But I have always found teaching IT at school or at uni really interesting, so these topics coexist harmoniously for me: I either think of employing teaching methods to train students in IT or find ways to apply IT to make my classes more effective.
You’d had other awards before your win at ITMO.EduStars. For instance, in 2019 you received the St. Tatiana Badge of Honor for your educational activities and contributions to St. Petersburg’s social development. What do you think about awards and contests in the field of education?
Such awards help support my inner motivation and demonstrate that my values in teaching yield results. They also help strengthen my reputation, because when I come into a room full of students, they don’t evaluate only the way I can teach a course or grasp their attention, but also my regalia. That’s why I feel it makes a difference for my first impression on new students.
Do you have any rules and principles that guide your teaching activities?
At any given moment, students have to understand why they study your course. Most lecturers start by explaining the role of their subject in the learning process and try to motivate students, but actually that is not enough. A complex course is rich in facts and components – which lecturers learn to link over the years of teaching the same subject. Such links are not as evident for newcomers, so it’s very important to be in a constant dialogue with students, so that at any given time, even if they have skipped a lecture, they could see why a certain class is focused on this particular topic and how it can be connected to what came before and what will follow. Thanks to such connections, students acquire a depth of knowledge. That’s why systems thinking and being aware of where you are in the course are crucial in teaching.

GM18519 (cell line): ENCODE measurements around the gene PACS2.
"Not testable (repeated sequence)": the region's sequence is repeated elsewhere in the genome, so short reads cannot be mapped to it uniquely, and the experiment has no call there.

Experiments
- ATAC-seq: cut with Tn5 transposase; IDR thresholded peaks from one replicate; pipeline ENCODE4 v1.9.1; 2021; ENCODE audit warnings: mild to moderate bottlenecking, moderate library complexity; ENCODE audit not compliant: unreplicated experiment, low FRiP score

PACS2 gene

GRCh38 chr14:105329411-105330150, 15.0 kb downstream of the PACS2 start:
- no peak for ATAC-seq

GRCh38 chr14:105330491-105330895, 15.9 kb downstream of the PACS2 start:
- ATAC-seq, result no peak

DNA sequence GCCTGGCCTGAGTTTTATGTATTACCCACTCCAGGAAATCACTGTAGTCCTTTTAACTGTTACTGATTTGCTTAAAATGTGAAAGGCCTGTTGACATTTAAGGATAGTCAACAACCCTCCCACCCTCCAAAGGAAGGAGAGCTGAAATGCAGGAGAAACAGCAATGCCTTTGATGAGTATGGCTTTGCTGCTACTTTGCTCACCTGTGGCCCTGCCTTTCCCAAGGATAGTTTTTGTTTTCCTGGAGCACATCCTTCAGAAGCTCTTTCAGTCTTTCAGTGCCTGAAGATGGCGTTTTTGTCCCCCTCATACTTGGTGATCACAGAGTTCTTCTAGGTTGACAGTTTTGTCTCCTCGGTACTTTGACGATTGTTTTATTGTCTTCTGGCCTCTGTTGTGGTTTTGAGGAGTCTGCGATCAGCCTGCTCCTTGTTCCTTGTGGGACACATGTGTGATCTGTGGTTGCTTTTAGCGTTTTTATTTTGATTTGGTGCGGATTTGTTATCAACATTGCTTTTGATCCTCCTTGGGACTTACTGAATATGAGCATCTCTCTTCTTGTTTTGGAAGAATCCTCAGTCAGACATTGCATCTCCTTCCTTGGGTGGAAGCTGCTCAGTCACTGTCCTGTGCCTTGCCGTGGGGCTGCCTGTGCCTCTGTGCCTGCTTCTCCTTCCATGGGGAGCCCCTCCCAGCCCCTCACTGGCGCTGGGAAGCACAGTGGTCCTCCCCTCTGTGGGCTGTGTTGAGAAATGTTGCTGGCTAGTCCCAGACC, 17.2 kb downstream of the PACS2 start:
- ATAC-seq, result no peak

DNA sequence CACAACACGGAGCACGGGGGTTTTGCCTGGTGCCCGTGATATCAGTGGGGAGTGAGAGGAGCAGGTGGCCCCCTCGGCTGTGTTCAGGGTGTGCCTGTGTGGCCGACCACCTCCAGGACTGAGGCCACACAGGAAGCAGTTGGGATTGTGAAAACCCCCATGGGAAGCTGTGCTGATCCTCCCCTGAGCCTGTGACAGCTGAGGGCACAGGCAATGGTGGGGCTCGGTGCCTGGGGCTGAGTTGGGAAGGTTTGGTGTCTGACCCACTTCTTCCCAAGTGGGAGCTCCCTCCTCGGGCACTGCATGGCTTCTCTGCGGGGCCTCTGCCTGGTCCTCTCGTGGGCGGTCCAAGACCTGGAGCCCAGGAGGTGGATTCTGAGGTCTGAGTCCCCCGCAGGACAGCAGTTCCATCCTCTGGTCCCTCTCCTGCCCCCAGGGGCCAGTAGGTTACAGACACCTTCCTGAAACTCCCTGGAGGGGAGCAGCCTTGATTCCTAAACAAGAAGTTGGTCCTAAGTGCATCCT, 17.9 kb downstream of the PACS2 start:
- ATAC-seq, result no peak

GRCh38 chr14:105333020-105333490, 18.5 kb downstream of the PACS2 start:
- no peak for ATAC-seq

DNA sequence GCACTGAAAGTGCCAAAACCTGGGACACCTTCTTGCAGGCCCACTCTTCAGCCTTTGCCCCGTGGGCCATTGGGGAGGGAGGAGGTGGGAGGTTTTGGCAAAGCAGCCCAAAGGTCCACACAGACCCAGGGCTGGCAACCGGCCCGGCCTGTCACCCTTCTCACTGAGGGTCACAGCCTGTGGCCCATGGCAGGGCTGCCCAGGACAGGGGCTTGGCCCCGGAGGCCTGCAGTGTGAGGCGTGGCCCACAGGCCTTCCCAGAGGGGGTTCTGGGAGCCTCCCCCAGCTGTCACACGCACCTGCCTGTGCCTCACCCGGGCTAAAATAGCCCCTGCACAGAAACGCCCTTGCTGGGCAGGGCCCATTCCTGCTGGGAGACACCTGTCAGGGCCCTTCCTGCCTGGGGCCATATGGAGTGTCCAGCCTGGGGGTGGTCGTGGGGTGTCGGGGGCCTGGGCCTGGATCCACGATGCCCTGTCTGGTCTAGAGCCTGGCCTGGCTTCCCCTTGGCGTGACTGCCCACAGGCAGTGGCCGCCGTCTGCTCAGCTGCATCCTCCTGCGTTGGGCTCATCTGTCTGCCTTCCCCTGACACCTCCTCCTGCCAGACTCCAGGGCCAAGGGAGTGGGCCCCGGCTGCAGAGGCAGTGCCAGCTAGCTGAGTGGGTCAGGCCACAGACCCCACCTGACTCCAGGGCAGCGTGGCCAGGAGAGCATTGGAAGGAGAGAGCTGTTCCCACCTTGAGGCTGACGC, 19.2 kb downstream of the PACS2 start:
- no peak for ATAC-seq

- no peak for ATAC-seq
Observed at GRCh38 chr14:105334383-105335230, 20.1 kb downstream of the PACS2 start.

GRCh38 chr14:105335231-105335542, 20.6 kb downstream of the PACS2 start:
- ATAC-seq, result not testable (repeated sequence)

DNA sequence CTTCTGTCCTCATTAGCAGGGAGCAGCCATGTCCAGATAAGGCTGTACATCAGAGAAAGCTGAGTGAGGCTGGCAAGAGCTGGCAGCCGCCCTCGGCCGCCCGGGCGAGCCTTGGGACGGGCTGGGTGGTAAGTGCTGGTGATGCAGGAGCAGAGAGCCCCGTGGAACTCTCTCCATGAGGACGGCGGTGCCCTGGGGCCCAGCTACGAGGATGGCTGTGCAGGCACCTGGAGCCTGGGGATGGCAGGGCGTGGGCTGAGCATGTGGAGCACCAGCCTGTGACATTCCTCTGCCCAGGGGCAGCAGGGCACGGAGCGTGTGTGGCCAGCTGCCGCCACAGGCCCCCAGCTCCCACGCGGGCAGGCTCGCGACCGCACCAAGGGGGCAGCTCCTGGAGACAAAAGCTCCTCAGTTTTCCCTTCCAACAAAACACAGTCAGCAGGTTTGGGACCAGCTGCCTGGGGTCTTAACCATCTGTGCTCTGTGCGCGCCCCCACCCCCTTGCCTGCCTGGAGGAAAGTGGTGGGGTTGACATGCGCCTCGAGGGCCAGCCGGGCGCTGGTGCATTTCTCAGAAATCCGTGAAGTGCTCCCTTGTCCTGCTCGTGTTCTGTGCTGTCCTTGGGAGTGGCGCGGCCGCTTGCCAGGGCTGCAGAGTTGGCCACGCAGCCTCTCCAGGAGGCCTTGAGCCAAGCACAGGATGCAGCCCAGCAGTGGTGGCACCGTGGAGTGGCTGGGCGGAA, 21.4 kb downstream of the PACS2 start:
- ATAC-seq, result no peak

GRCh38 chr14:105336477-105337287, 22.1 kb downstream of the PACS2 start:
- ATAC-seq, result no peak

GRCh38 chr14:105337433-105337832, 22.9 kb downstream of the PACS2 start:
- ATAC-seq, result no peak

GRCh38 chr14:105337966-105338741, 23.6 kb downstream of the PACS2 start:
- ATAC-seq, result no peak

One other obligatory but trivial rule is that a lecturer has to be 100% certain in their knowledge and keep it up-to-date. I have never held the same lecture twice in a row – the content changes from year to year. Not only can some new facts and examples come to light, but also I keep discovering new patterns and reinterpreting what I know about the subject. It gives me confidence that I know what I am talking about. Students won’t trust a lecturer who doesn’t understand what they’re talking about and uses set phrases from coursebooks.
Let’s talk about hobbies. I know that you are into music and especially those from Russian singer-songwriters. How long have you had this interest?
I discovered such “bard” songs back when I was myself a student at the City Palace of Creativity and went to summer camps. We went camping, where we sang popular Russian songs from local songwriters. I actually studied music too, I learned to play the piano, but I haven’t practiced for a while now. Thanks to this education and great pitch, I mastered the guitar easily and I still love to sing with my friends. We often play local singer-songwriter songs, too. I like this kind of music because each song has its own philosophy, feelings, and experiences. It’s not the type of music that inspires a whirlwind of emotions, but it’s more like food for the soul.